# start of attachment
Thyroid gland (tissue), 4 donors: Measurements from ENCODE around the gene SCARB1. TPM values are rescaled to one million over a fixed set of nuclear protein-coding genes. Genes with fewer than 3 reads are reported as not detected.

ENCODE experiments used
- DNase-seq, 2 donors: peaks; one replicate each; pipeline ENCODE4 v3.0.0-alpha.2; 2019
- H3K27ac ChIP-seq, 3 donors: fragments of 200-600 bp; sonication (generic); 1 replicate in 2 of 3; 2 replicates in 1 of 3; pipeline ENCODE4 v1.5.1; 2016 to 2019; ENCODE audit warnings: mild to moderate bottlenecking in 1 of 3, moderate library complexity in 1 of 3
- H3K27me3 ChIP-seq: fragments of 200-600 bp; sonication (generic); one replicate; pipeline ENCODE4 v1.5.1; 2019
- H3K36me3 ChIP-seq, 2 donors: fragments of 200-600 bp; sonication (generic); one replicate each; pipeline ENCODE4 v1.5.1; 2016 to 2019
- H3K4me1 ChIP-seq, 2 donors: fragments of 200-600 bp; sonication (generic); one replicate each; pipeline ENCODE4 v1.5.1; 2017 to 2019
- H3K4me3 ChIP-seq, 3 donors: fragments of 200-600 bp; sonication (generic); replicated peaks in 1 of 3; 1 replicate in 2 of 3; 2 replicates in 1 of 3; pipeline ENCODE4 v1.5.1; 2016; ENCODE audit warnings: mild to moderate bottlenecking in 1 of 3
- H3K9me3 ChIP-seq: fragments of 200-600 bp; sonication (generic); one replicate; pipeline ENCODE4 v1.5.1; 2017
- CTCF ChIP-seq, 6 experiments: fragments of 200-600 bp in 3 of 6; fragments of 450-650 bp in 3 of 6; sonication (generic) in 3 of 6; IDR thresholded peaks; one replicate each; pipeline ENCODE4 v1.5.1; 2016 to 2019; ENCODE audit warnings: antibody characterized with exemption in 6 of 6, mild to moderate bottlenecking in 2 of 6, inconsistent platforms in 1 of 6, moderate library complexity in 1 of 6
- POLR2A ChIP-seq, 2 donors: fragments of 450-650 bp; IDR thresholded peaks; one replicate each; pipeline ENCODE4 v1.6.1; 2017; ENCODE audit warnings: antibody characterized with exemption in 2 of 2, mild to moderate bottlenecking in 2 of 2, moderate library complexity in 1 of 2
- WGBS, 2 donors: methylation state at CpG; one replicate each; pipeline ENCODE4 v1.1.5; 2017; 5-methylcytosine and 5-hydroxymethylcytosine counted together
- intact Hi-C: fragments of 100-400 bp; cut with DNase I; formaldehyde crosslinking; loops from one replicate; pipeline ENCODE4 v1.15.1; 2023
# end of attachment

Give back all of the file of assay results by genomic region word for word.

Thyroid gland (tissue), 4 donors: Measurements from ENCODE around the gene SCARB1. TPM values are rescaled to one million over a fixed set of nuclear protein-coding genes. Genes with fewer than 3 reads are reported as not detected.

ENCODE experiments used
- DNase-seq, 2 donors: peaks; one replicate each; pipeline ENCODE4 v3.0.0-alpha.2; 2019
- H3K27ac ChIP-seq, 3 donors: fragments of 200-600 bp; sonication (generic); 1 replicate in 2 of 3; 2 replicates in 1 of 3; pipeline ENCODE4 v1.5.1; 2016 to 2019; ENCODE audit warnings: mild to moderate bottlenecking in 1 of 3, moderate library complexity in 1 of 3
- H3K27me3 ChIP-seq: fragments of 200-600 bp; sonication (generic); one replicate; pipeline ENCODE4 v1.5.1; 2019
- H3K36me3 ChIP-seq, 2 donors: fragments of 200-600 bp; sonication (generic); one replicate each; pipeline ENCODE4 v1.5.1; 2016 to 2019
- H3K4me1 ChIP-seq, 2 donors: fragments of 200-600 bp; sonication (generic); one replicate each; pipeline ENCODE4 v1.5.1; 2017 to 2019
- H3K4me3 ChIP-seq, 3 donors: fragments of 200-600 bp; sonication (generic); replicated peaks in 1 of 3; 1 replicate in 2 of 3; 2 replicates in 1 of 3; pipeline ENCODE4 v1.5.1; 2016; ENCODE audit warnings: mild to moderate bottlenecking in 1 of 3
- H3K9me3 ChIP-seq: fragments of 200-600 bp; sonication (generic); one replicate; pipeline ENCODE4 v1.5.1; 2017
- CTCF ChIP-seq, 6 experiments: fragments of 200-600 bp in 3 of 6; fragments of 450-650 bp in 3 of 6; sonication (generic) in 3 of 6; IDR thresholded peaks; one replicate each; pipeline ENCODE4 v1.5.1; 2016 to 2019; ENCODE audit warnings: antibody characterized with exemption in 6 of 6, mild to moderate bottlenecking in 2 of 6, inconsistent platforms in 1 of 6, moderate library complexity in 1 of 6
- POLR2A ChIP-seq, 2 donors: fragments of 450-650 bp; IDR thresholded peaks; one replicate each; pipeline ENCODE4 v1.6.1; 2017; ENCODE audit warnings: antibody characterized with exemption in 2 of 2, mild to moderate bottlenecking in 2 of 2, moderate library complexity in 1 of 2
- WGBS, 2 donors: methylation state at CpG; one replicate each; pipeline ENCODE4 v1.1.5; 2017; 5-methylcytosine and 5-hydroxymethylcytosine counted together
- intact Hi-C: fragments of 100-400 bp; cut with DNase I; formaldehyde crosslinking; loops from one replicate; pipeline ENCODE4 v1.15.1; 2023